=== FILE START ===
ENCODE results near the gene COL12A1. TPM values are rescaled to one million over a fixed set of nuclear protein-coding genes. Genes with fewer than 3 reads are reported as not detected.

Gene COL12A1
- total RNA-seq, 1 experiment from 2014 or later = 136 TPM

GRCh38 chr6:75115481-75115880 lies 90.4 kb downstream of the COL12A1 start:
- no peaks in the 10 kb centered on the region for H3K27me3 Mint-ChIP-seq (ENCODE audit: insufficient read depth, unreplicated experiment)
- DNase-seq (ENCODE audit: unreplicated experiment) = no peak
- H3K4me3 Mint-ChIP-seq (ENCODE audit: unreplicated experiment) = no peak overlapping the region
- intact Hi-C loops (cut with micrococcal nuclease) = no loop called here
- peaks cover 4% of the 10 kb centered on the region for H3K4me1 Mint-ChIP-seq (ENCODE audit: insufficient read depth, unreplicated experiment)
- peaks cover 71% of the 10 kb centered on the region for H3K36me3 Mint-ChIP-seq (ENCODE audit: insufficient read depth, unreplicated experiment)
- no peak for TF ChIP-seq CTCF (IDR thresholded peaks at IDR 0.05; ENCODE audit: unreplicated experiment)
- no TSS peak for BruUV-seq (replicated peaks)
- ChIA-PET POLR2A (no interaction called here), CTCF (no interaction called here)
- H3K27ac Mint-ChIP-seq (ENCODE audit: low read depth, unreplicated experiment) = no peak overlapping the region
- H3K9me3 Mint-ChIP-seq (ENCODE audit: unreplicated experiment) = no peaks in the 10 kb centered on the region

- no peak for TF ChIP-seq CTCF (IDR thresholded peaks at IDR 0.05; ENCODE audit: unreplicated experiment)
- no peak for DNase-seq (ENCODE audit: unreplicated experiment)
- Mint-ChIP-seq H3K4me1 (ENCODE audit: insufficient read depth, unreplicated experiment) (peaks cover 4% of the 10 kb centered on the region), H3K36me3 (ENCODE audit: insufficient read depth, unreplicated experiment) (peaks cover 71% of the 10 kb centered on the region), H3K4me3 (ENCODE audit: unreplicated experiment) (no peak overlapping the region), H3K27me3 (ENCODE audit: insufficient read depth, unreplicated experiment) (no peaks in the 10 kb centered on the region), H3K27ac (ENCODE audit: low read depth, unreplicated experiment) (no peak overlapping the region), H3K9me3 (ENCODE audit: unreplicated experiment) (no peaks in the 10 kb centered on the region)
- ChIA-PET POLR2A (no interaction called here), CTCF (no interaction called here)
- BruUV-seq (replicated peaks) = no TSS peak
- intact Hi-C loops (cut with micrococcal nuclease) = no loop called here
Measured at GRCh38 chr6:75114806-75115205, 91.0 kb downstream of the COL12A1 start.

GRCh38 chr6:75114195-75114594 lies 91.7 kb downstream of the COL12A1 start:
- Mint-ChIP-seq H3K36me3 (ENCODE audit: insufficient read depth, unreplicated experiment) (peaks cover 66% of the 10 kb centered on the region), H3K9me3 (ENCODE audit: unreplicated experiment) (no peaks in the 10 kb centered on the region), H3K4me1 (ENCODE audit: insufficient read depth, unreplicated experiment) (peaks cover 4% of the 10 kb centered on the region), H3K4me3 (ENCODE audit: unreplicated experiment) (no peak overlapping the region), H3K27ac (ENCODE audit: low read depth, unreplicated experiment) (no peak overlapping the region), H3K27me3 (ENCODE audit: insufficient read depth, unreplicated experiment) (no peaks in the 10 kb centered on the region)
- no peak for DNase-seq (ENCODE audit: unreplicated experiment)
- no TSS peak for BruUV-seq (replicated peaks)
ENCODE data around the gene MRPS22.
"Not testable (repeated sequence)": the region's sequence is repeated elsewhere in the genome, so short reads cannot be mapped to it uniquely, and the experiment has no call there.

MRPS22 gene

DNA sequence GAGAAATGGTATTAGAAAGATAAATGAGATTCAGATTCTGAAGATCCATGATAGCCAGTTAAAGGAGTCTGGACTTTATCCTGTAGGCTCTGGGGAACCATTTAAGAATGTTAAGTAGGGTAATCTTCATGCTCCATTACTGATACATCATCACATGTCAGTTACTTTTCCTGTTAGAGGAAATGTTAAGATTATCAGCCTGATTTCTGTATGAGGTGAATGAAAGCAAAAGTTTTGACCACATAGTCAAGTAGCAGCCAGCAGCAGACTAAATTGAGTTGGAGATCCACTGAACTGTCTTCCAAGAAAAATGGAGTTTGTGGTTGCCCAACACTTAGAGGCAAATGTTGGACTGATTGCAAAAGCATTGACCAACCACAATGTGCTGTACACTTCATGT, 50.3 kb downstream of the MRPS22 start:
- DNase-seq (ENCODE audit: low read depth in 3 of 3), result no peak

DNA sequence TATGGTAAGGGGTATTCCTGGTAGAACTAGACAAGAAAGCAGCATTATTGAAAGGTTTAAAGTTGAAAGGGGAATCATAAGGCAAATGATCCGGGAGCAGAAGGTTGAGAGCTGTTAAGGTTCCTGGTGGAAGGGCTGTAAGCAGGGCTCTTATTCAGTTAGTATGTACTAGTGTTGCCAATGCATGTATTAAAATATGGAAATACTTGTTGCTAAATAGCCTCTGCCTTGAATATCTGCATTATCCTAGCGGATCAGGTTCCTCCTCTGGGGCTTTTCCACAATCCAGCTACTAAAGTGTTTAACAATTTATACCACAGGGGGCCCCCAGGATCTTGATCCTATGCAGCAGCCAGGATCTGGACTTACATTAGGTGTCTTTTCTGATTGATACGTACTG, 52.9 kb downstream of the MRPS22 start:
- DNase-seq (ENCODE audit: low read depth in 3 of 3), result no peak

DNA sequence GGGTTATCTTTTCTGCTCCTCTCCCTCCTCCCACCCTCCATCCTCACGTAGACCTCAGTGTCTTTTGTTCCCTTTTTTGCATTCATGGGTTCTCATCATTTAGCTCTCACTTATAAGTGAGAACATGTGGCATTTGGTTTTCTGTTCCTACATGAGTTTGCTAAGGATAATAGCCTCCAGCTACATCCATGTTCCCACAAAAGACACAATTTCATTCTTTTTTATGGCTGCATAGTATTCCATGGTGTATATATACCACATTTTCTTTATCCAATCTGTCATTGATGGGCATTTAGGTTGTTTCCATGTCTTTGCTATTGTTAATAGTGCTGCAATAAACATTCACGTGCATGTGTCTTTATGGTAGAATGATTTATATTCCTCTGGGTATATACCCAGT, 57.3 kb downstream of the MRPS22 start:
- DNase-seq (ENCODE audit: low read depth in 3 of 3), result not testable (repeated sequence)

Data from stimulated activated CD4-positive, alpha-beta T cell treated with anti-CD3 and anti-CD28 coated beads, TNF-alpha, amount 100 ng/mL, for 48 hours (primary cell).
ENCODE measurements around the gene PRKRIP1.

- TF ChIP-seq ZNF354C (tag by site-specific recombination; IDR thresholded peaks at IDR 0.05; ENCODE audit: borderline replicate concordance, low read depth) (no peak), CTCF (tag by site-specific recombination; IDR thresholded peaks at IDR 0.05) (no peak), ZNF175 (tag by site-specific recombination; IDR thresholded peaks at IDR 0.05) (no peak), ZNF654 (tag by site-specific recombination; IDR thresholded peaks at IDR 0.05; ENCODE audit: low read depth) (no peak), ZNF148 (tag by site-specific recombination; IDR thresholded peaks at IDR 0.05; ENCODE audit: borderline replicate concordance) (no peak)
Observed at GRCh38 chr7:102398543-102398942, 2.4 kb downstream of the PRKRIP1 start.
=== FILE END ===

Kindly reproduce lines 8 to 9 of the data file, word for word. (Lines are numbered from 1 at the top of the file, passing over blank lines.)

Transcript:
- intact Hi-C loops (cut with micrococcal nuclease) = no loop called here
- peaks cover 4% of the 10 kb centered on the region for H3K4me1 Mint-ChIP-seq (ENCODE audit: insufficient read depth, unreplicated experiment)